The deafening noise of the wind in the poplar leaves

FM and I had a good chuckle over this discovery. In this moment, I realized that it will take a while to shed off the stress of city life. We still seem to be on guard for something to go wrong with this move. The saying goes “if it sounds too good to be true, it probably is”. Give us a little bit longer to figure out if the saying is true or not.

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The Woodstove

Spring is not really a time of joy and rebirth on the Wet Coast.  It is a time of endless rain and wintery temperatures.  As April and May roll on, the rains come down, fiercely at times, and we keep the woodstove burning whenever we are home.

Rain!

Springtime on the wet coast is cleansing indeed!

Go away

Springtime on the wet coast is cleansing indeed!

Although our new home is equipped with a heat pump, we have decided to use the woodstove as our source of heat.   I keep hearing people say that they prefer the heat from a woodstove. (?) Is there really any difference?  Anyway, firewood is plentiful with all the clearing that previous owner Mike did so we have enough wood to keep us sweating for 5 or more years.  (Honestly, we have cords and cords of the stuff, although it is not yet cut) (Blog to follow on that topic)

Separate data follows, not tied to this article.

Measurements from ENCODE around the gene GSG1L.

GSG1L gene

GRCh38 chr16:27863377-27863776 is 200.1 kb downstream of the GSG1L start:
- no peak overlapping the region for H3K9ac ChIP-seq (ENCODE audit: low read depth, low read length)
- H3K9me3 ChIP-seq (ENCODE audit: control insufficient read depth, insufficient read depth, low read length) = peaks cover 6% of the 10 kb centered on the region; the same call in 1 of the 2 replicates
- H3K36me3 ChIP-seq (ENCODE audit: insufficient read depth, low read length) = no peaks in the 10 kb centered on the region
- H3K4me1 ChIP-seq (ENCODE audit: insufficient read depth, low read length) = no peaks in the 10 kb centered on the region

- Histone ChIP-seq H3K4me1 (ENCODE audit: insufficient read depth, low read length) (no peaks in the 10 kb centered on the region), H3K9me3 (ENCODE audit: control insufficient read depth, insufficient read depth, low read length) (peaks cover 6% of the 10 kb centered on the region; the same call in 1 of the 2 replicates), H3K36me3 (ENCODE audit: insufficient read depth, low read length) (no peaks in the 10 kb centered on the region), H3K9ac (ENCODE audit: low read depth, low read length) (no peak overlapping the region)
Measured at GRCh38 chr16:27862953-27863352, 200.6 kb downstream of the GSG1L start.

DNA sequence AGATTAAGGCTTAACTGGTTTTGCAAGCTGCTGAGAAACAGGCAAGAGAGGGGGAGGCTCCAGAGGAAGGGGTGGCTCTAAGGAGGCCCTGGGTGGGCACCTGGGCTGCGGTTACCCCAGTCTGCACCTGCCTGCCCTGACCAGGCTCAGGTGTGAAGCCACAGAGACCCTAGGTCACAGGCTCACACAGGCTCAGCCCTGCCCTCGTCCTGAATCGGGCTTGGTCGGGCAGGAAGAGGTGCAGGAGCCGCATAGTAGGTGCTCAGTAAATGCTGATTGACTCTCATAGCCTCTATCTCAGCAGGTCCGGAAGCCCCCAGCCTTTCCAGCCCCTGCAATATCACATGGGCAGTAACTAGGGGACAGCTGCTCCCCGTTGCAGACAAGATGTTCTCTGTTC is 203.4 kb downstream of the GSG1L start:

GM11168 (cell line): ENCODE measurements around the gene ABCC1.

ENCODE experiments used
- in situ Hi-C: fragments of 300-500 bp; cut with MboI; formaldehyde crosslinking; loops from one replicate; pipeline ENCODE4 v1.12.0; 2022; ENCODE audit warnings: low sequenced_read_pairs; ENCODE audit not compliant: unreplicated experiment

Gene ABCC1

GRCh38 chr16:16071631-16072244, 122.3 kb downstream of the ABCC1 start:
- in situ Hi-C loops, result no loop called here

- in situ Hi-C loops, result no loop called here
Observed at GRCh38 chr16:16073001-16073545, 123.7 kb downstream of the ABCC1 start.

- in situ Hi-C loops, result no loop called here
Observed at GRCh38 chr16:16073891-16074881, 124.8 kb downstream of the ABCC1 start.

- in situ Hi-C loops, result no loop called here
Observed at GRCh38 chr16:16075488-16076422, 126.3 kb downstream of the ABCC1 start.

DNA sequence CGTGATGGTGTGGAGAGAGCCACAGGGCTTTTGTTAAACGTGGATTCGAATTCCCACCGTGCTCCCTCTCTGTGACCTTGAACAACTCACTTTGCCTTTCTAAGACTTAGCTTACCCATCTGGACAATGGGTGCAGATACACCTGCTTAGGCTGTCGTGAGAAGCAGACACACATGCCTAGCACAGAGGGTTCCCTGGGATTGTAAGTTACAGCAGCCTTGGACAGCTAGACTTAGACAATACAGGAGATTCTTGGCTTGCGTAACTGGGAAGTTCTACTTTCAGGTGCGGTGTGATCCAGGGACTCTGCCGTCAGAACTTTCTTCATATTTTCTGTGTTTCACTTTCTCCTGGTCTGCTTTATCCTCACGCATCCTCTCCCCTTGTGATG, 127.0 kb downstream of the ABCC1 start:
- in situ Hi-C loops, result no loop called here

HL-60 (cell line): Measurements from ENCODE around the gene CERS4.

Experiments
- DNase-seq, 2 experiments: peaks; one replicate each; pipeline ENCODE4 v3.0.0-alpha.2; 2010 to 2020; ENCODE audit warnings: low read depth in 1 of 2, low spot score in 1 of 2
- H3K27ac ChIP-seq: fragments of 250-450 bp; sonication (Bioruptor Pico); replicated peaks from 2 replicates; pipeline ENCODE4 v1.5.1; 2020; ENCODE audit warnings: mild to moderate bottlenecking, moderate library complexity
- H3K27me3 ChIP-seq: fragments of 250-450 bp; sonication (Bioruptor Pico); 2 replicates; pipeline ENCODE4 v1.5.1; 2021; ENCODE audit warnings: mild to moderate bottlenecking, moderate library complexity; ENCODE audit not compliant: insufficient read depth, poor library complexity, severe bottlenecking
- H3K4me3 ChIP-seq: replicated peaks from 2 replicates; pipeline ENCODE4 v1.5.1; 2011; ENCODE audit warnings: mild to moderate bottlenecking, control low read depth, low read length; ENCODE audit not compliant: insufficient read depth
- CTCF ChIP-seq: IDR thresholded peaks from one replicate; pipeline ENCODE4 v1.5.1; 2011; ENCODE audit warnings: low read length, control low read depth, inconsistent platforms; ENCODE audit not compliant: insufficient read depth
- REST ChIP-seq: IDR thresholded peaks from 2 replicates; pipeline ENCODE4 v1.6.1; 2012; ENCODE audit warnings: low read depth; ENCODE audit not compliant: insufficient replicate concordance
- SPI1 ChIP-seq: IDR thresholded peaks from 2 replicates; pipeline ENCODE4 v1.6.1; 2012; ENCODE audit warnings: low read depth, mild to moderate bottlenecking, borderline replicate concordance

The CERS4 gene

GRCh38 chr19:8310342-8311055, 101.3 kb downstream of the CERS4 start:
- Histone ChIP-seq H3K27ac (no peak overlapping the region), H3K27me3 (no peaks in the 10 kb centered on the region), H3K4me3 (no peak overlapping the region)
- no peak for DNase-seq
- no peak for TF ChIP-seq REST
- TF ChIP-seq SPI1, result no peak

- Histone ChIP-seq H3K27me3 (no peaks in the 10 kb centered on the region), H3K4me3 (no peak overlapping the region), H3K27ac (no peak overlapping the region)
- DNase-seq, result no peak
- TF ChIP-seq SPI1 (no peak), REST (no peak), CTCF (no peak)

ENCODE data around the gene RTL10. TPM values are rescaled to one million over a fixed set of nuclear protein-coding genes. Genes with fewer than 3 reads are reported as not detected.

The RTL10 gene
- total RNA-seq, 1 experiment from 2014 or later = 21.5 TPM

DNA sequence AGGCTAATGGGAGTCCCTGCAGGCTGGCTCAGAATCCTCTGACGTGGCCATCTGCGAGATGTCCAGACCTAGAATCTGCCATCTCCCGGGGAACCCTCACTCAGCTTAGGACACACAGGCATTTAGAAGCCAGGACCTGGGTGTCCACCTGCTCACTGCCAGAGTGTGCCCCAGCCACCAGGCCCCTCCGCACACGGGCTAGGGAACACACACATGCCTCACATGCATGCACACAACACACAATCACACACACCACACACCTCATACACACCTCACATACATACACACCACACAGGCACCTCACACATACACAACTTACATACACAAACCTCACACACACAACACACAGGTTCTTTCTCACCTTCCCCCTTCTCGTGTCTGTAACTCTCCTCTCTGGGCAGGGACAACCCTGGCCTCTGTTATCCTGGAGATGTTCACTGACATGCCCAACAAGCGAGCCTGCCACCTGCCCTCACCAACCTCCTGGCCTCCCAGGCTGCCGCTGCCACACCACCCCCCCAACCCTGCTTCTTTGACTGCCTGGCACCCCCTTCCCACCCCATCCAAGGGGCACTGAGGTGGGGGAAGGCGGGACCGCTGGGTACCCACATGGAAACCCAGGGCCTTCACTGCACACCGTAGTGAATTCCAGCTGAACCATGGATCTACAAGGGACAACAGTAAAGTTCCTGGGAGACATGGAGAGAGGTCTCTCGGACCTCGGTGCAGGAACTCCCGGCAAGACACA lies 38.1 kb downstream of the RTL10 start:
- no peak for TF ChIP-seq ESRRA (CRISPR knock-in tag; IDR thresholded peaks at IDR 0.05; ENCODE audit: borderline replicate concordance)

I have lots of experience with building fires.  My childhood days of camping allowed for a good dose of pyromania lessons from my brothers and both of our families had ski cabins that were furnished with regularly-used fireplaces.  More recently, while car-camping and backpacking,  FM and I have enjoyed many nights staring into the flames before sleeping under the stars.  Despite all of this preparation, I have been unsuccessful at getting a solid fire burning in our new woodstove.

Our Woodstove

Springtime on the wet coast is cleansing indeed!

Within the first month of our move, FM was sent away on a week-long training course for work and I was suddenly made aware of my inability to keep the house warm on my own.  I would return from work, finding the house chilly, and begin the efforts of  lighting the fire.  On some occasions, I spent upwards of 30 solid  minutes trying to get the damn thing burning, building and lighting and blowing and cursing.  Could it be that all my fire experience was only second hand?  Was there always someone else there to step in when my flames fizzled out?  I guess that I am more of a princess than I originally thought.  Regardless of the history, it is time that I learned some self-sufficiency for my survival.